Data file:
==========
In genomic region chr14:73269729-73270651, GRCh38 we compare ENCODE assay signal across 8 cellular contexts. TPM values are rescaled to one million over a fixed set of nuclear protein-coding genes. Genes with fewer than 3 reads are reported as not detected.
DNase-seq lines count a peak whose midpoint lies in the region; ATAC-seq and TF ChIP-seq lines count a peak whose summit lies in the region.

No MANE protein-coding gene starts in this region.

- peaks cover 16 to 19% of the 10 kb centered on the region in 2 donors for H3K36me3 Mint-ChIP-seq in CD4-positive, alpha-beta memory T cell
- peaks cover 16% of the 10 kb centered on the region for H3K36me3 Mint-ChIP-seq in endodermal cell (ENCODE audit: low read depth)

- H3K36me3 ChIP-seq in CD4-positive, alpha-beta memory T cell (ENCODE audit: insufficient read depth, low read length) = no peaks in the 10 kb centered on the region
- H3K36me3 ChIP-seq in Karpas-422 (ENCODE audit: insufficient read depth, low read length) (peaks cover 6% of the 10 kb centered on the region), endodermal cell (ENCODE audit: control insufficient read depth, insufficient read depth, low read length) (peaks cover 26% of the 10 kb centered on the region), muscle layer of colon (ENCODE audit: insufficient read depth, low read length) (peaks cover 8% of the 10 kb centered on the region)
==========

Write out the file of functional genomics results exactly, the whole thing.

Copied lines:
In genomic region chr14:73269729-73270651, GRCh38 we compare ENCODE assay signal across 8 cellular contexts. TPM values are rescaled to one million over a fixed set of nuclear protein-coding genes. Genes with fewer than 3 reads are reported as not detected.
DNase-seq lines count a peak whose midpoint lies in the region; ATAC-seq and TF ChIP-seq lines count a peak whose summit lies in the region.

No MANE protein-coding gene starts in this region.

- peaks cover 16 to 19% of the 10 kb centered on the region in 2 donors for H3K36me3 Mint-ChIP-seq in CD4-positive, alpha-beta memory T cell
- peaks cover 16% of the 10 kb centered on the region for H3K36me3 Mint-ChIP-seq in endodermal cell (ENCODE audit: low read depth)

- H3K36me3 ChIP-seq in CD4-positive, alpha-beta memory T cell (ENCODE audit: insufficient read depth, low read length) = no peaks in the 10 kb centered on the region
- H3K36me3 ChIP-seq in Karpas-422 (ENCODE audit: insufficient read depth, low read length) (peaks cover 6% of the 10 kb centered on the region), endodermal cell (ENCODE audit: control insufficient read depth, insufficient read depth, low read length) (peaks cover 26% of the 10 kb centered on the region), muscle layer of colon (ENCODE audit: insufficient read depth, low read length) (peaks cover 8% of the 10 kb centered on the region)